Song, who is also on the UNH Center of Integrated Biomedical and Bioengineering Research team, believes the prestigious CAREER award will fulfill its purpose of boosting his career development. “I can see myself investing a major portion of my early career towards working at the interface between engineering technology and biomedical research,” he says. “I’m very excited to be working on this, and I’m very fortunate to receive this grant.”
Laura Dietz, Computer Science
Millions of people utilize search engines every day to get answers to an array of questions, but the results don’t always reflect the comprehensive nature of the search inquiry.
Assistant professor of computer science Laura Dietz plans to address that shortcoming with the CAREER grant. The $500,000, five-year award for utilizing fine-grained knowledge annotations in text understanding and retrieval will support graduate students working on the project.
“I want to retire search engines as we know them and have something better,” says Dietz, who joined UNH’s department of computer science three years ago. “When searching on the internet for complex answers to a particular topic, the search results rarely give the breadth of information to best answer the underlying question.”
In simple terms, Dietz is looking to take the strengths of two of the most popular websites — Google and Wikipedia — and combine them to create a platform that would provide comprehensive and organized answers to complex questions. Dietz will use the dataset and quality measure to develop and test drive new solutions.
Currently, search engines such as Google populate links to websites by relying heavily on keywords but don’t always provide context. Meanwhile, Wikipedia organizes information in a way that provides context but cannot address all possible topics because it relies on much slower human editors to organize the information. Dietz hopes to train computers to give users access to information at a glance. Essentially, the software would produce a Wikipedia-like page for every single query it gets.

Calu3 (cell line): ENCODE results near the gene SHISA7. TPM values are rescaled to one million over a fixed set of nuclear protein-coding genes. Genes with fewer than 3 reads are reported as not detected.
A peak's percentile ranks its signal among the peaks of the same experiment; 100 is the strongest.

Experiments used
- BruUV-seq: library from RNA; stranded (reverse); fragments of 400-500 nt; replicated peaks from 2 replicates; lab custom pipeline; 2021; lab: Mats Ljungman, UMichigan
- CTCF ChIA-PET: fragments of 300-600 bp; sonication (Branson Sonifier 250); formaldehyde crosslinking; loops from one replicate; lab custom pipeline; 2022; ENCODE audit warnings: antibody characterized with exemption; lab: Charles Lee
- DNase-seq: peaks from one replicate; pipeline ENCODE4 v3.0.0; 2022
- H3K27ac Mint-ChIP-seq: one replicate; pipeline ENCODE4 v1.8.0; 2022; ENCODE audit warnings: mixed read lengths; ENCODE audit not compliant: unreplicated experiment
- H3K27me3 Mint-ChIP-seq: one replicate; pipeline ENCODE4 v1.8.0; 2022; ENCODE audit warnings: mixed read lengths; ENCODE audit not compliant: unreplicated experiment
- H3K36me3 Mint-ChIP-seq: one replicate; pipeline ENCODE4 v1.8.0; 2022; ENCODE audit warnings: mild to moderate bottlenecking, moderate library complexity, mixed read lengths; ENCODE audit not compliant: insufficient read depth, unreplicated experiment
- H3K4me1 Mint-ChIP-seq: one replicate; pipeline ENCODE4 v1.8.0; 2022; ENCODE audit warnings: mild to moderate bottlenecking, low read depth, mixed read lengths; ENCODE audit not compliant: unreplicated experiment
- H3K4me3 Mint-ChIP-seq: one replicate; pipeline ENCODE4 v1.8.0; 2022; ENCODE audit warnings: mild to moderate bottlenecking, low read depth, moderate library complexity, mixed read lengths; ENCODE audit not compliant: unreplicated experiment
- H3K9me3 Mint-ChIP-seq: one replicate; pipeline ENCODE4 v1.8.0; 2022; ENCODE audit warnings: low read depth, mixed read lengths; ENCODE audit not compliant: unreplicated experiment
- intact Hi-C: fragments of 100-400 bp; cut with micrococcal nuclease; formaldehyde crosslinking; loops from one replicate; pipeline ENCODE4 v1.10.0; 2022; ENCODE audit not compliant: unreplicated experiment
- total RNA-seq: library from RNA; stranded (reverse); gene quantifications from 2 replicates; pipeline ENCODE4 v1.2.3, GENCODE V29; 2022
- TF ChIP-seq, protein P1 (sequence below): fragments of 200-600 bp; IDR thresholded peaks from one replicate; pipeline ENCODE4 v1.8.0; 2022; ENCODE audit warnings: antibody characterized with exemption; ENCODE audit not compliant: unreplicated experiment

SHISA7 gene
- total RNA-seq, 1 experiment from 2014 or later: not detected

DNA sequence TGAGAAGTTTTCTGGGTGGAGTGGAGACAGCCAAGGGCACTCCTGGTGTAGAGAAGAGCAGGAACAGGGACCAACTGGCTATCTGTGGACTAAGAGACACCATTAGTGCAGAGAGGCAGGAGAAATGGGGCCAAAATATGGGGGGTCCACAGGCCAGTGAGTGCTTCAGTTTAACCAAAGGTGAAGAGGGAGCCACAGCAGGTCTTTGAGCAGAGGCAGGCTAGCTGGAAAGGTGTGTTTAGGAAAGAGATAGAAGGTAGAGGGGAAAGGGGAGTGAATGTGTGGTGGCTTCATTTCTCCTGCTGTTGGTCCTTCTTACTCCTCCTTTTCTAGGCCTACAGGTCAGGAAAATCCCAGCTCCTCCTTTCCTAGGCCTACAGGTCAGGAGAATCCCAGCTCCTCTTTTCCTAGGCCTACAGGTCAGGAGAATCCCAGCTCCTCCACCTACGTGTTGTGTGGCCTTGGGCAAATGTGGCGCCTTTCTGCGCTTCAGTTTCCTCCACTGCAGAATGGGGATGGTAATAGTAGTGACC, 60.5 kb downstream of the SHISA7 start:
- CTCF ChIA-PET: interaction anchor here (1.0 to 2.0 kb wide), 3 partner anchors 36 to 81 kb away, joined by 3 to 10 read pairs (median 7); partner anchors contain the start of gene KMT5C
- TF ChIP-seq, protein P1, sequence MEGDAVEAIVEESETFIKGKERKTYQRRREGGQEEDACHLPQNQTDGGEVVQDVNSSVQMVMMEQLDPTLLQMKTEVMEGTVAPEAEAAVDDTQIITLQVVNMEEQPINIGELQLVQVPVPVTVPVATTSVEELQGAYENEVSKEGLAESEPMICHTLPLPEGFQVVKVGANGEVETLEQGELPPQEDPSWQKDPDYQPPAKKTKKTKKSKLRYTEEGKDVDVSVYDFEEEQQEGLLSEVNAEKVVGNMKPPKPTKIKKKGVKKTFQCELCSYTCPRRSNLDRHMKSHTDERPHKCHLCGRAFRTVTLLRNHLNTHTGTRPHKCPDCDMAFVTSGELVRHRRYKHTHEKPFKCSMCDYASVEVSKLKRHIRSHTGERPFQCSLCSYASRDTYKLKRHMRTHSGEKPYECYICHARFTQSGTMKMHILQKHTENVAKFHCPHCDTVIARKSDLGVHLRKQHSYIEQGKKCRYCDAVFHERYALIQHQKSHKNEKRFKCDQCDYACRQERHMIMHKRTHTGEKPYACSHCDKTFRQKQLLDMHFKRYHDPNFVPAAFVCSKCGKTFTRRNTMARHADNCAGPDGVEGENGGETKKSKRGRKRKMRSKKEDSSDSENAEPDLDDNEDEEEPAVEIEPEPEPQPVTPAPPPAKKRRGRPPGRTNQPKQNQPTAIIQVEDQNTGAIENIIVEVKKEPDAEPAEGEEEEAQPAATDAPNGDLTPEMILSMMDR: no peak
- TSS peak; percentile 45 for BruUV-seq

The findings of her research could impact anyone searching on the internet, including professional fact-checkers.
“We want to provide information at a level of complexity to help people form opinions,” says Dietz. “People are often seeing the same websites, and there is a lot of information that search engines are not displaying or is buried in the results.”
Currently, computers can read and respond to a query fast, but they may not truly understand the context of the query. The developed software would train computers to better understand queries and learn what is on-topic and what is off-topic in order to prevent users having to go through a potential long list of links to find what they are looking for.
The research is a continuing effort for Dietz, who has been coordinating an international shared task at the Text Retrieval Conference, TREC. A shared task is similar to a competition where the best research groups submit their best solutions, and as a community, they analyze what works best and why.
“I am excited, as it is an honor to receive a CAREER Award. It is vindication that I am working on good things and have good ideas,” says Dietz. “It is a nice thing to hear about your work.”